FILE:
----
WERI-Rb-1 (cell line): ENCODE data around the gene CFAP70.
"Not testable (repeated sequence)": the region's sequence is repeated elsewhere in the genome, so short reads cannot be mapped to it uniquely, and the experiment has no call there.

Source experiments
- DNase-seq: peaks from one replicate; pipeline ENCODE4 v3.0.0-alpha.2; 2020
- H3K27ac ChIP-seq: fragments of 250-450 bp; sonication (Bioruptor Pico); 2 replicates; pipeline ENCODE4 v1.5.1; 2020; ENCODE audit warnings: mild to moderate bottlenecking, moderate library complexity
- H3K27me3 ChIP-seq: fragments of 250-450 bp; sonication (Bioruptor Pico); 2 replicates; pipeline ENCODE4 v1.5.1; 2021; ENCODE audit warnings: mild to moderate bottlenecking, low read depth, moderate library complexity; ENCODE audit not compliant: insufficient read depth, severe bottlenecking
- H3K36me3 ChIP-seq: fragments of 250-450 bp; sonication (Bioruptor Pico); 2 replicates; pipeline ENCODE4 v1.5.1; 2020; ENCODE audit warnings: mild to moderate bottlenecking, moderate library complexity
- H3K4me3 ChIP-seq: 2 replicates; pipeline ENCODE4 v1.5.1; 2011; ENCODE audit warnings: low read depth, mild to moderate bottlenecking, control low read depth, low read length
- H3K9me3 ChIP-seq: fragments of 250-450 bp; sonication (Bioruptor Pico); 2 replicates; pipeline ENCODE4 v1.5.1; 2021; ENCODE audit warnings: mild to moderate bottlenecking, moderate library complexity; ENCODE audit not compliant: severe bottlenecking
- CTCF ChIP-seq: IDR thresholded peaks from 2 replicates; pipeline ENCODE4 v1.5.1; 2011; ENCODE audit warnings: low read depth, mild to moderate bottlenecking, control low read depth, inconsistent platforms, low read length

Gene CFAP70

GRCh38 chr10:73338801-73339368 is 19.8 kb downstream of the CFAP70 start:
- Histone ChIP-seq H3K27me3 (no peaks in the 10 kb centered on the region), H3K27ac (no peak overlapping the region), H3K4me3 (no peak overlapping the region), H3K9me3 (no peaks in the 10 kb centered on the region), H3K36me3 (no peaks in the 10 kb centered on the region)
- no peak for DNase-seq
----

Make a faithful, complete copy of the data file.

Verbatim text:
WERI-Rb-1 (cell line): ENCODE data around the gene CFAP70.
"Not testable (repeated sequence)": the region's sequence is repeated elsewhere in the genome, so short reads cannot be mapped to it uniquely, and the experiment has no call there.

Source experiments
- DNase-seq: peaks from one replicate; pipeline ENCODE4 v3.0.0-alpha.2; 2020
- H3K27ac ChIP-seq: fragments of 250-450 bp; sonication (Bioruptor Pico); 2 replicates; pipeline ENCODE4 v1.5.1; 2020; ENCODE audit warnings: mild to moderate bottlenecking, moderate library complexity
- H3K27me3 ChIP-seq: fragments of 250-450 bp; sonication (Bioruptor Pico); 2 replicates; pipeline ENCODE4 v1.5.1; 2021; ENCODE audit warnings: mild to moderate bottlenecking, low read depth, moderate library complexity; ENCODE audit not compliant: insufficient read depth, severe bottlenecking
- H3K36me3 ChIP-seq: fragments of 250-450 bp; sonication (Bioruptor Pico); 2 replicates; pipeline ENCODE4 v1.5.1; 2020; ENCODE audit warnings: mild to moderate bottlenecking, moderate library complexity
- H3K4me3 ChIP-seq: 2 replicates; pipeline ENCODE4 v1.5.1; 2011; ENCODE audit warnings: low read depth, mild to moderate bottlenecking, control low read depth, low read length
- H3K9me3 ChIP-seq: fragments of 250-450 bp; sonication (Bioruptor Pico); 2 replicates; pipeline ENCODE4 v1.5.1; 2021; ENCODE audit warnings: mild to moderate bottlenecking, moderate library complexity; ENCODE audit not compliant: severe bottlenecking
- CTCF ChIP-seq: IDR thresholded peaks from 2 replicates; pipeline ENCODE4 v1.5.1; 2011; ENCODE audit warnings: low read depth, mild to moderate bottlenecking, control low read depth, inconsistent platforms, low read length

Gene CFAP70

GRCh38 chr10:73338801-73339368 is 19.8 kb downstream of the CFAP70 start:
- Histone ChIP-seq H3K27me3 (no peaks in the 10 kb centered on the region), H3K27ac (no peak overlapping the region), H3K4me3 (no peak overlapping the region), H3K9me3 (no peaks in the 10 kb centered on the region), H3K36me3 (no peaks in the 10 kb centered on the region)
- no peak for DNase-seq